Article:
Working Too Hard

If your vent system is huffing and puffing and yet seems to be pushing even less air through than before, that’s a good sign that your vent system needs to be overhauled or replaced. In some cases, a simple fan replacement can do wonders, but only a professional ventilation hood expert should make that call.
Scheduling regular maintenance can keep the problem of not enough airflow in check, but outdated systems may be helpless and replacement may be your only recourse.

Changes in Production

If you have recently changed your menu or if you are suddenly producing more volume in your kitchen, your old vent hood system may not be able to keep up. This isn’t something you want to find out weeks into the new way of doing business.
It’s far better to schedule a maintenance and cleaning call if you do suspect that your equipment isn’t in the best working order before things get out of hand. New and energy-efficient vent hoods by top manufacturers will keep production ramping up without sacrificing quality, and you’ll even save on energy costs.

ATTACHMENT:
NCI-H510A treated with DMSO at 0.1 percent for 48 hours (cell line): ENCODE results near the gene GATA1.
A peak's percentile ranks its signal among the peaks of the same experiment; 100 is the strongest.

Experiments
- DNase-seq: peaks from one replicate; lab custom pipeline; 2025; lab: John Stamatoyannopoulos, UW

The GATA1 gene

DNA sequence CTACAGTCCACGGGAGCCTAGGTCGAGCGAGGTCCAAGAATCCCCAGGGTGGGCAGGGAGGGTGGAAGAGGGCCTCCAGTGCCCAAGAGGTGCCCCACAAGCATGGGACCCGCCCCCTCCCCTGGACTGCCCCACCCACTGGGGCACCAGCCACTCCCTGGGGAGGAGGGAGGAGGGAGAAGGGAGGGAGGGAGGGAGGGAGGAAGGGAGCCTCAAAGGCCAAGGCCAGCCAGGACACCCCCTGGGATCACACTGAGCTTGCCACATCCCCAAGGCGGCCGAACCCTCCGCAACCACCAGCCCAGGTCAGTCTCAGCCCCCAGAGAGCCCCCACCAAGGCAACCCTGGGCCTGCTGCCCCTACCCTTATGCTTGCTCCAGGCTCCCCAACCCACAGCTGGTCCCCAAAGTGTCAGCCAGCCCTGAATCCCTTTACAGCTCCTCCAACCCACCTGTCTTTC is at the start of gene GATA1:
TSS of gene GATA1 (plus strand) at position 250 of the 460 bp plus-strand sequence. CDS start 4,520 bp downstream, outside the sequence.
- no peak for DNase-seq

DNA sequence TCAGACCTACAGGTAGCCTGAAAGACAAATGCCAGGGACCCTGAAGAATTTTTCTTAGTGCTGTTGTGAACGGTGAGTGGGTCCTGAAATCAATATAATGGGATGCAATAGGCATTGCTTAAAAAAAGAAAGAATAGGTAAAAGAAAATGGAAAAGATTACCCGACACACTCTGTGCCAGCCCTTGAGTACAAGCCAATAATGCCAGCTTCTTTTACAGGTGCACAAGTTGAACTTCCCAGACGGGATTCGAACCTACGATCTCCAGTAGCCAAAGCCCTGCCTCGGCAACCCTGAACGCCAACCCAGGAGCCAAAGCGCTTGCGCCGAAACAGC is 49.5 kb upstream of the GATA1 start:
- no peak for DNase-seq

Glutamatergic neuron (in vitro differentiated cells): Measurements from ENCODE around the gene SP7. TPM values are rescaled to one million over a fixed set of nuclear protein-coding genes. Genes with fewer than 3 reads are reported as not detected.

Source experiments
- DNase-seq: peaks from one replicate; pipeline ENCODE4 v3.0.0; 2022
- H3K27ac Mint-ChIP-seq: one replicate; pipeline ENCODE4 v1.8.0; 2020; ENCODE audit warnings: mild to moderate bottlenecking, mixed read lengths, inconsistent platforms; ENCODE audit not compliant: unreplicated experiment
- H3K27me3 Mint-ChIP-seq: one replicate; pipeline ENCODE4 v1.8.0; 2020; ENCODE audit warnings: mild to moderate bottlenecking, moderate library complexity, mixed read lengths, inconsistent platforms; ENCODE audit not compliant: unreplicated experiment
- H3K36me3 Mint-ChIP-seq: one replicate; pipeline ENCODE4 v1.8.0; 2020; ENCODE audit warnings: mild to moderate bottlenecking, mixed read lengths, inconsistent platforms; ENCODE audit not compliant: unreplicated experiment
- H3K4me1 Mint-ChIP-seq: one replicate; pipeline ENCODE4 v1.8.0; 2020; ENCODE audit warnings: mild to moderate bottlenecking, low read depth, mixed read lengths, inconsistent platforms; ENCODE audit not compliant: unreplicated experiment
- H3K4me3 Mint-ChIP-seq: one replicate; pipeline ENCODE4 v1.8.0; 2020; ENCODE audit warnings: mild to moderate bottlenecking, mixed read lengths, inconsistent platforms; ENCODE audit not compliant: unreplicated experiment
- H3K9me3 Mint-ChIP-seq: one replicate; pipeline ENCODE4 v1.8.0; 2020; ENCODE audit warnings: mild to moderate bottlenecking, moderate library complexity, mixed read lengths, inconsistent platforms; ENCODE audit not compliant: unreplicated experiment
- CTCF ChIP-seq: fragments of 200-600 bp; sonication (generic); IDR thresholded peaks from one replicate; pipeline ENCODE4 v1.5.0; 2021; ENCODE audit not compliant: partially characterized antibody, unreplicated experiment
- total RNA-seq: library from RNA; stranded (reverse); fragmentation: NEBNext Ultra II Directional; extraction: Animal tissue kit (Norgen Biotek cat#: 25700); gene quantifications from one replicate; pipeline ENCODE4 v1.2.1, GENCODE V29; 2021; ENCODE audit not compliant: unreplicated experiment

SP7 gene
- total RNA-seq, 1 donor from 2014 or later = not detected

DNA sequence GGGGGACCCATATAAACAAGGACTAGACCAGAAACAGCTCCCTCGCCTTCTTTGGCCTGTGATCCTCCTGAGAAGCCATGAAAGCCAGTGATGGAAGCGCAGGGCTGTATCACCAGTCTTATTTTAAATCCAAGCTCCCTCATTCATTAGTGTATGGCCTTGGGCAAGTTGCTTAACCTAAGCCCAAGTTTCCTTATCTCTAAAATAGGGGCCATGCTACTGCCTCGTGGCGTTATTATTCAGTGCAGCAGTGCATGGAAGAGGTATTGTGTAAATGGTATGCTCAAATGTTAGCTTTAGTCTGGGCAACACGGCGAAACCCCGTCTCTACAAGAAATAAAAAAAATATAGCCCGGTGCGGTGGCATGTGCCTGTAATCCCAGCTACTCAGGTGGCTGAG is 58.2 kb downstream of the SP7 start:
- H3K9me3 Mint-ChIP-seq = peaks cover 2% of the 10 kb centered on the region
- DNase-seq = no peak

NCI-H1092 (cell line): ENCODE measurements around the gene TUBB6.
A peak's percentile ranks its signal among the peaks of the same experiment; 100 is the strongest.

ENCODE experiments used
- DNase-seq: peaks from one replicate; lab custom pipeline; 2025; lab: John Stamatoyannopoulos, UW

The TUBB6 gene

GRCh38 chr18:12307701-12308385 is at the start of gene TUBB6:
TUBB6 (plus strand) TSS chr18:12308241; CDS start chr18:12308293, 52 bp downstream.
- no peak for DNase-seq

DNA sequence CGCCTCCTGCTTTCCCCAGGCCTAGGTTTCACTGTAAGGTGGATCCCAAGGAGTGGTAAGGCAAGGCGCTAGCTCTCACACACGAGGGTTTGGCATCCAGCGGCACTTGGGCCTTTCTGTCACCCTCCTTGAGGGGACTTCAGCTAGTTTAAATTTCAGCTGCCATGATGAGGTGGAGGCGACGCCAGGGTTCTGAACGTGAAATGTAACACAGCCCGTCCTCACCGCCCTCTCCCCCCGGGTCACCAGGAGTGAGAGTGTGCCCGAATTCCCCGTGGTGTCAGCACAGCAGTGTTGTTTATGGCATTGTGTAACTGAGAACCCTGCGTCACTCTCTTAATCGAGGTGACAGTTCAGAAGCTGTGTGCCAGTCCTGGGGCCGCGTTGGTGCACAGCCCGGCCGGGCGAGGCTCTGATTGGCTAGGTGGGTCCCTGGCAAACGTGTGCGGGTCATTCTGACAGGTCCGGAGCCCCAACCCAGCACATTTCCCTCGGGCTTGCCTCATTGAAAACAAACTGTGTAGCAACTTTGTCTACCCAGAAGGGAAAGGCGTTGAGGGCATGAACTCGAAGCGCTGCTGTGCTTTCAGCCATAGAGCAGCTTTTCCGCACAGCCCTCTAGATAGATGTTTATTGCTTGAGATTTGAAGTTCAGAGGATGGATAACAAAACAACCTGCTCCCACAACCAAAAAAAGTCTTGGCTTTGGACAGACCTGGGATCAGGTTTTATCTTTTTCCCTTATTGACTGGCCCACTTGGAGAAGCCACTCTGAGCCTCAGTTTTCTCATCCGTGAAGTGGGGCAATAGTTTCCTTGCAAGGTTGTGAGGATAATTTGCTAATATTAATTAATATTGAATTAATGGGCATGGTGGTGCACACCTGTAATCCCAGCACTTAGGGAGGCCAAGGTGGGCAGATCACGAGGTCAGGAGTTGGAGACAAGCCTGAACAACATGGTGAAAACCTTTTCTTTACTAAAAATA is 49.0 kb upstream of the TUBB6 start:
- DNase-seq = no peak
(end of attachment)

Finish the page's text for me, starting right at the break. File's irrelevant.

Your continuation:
Changing Your Vent Hood Filter

Of course, some ventilation systems can seem to be malfunctional when changing your filter is all the situation calls for. Make sure you are changing or at least cleaning your hood filters regularly to prevent grease buildup and other problems. And, of course, to keep your ventilation system operating like new.

Conclusion

The bottom line is that you should never make the decision to replace your vent hoods all on your own. Get an expert’s opinion by scheduling regular vent hood cleaning and maintenance or by calling for a free estimate on a complete replacement. Only a professional will be able to give you an honest assessment on whether your equipment needs to be maintained, fixed, or replaced altogether.

For more information on vent hood maintenance, cleaning, and replacement, visit Aps-Hoods, your choice for commercial kitchen ventilation systems, food truck construction, and more.